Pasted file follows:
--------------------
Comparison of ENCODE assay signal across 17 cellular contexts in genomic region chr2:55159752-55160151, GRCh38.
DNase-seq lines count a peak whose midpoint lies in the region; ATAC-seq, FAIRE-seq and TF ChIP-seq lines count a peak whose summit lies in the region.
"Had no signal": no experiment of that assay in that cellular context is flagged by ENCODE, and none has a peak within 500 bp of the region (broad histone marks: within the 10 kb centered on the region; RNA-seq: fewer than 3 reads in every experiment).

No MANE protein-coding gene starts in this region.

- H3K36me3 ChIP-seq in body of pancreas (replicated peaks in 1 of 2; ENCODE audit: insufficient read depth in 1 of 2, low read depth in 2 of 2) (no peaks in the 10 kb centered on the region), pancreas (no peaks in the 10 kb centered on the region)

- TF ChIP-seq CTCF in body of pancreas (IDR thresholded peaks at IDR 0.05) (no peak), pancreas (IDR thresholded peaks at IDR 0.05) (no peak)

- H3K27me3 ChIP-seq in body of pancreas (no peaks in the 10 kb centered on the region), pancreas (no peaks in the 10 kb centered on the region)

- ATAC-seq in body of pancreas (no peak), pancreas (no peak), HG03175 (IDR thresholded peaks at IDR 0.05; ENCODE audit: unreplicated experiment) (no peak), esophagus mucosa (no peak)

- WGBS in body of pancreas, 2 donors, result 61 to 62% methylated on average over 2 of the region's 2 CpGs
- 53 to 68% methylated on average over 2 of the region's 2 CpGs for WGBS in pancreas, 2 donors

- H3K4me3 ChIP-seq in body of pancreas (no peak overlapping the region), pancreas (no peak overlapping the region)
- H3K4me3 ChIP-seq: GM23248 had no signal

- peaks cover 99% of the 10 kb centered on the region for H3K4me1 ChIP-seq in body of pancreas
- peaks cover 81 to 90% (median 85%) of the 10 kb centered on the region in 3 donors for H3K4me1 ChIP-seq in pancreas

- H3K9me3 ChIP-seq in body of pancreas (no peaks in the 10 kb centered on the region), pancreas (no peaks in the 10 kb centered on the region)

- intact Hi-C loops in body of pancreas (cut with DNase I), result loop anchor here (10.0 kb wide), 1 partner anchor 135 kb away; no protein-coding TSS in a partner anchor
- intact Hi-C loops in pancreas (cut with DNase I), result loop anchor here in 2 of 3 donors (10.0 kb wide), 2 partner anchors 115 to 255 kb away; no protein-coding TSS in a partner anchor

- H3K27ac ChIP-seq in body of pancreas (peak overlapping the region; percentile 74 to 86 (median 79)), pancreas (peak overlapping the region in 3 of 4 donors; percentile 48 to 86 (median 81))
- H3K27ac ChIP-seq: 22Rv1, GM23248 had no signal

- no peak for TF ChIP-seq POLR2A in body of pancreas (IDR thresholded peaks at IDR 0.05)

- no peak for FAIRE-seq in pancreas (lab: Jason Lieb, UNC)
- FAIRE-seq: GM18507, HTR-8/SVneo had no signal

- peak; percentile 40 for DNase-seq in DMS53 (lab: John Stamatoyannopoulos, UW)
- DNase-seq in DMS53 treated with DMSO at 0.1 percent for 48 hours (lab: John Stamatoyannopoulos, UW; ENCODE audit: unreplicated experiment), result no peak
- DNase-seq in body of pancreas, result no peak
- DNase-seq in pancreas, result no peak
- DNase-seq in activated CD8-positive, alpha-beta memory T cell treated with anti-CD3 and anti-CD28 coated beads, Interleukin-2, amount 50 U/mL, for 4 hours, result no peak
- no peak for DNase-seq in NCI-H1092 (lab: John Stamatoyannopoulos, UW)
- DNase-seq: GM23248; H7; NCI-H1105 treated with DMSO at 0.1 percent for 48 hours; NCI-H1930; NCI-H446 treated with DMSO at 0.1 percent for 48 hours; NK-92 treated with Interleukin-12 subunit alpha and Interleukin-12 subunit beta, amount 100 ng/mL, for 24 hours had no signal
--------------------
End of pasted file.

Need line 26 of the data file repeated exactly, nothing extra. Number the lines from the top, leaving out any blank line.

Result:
- DNase-seq in pancreas, result no peak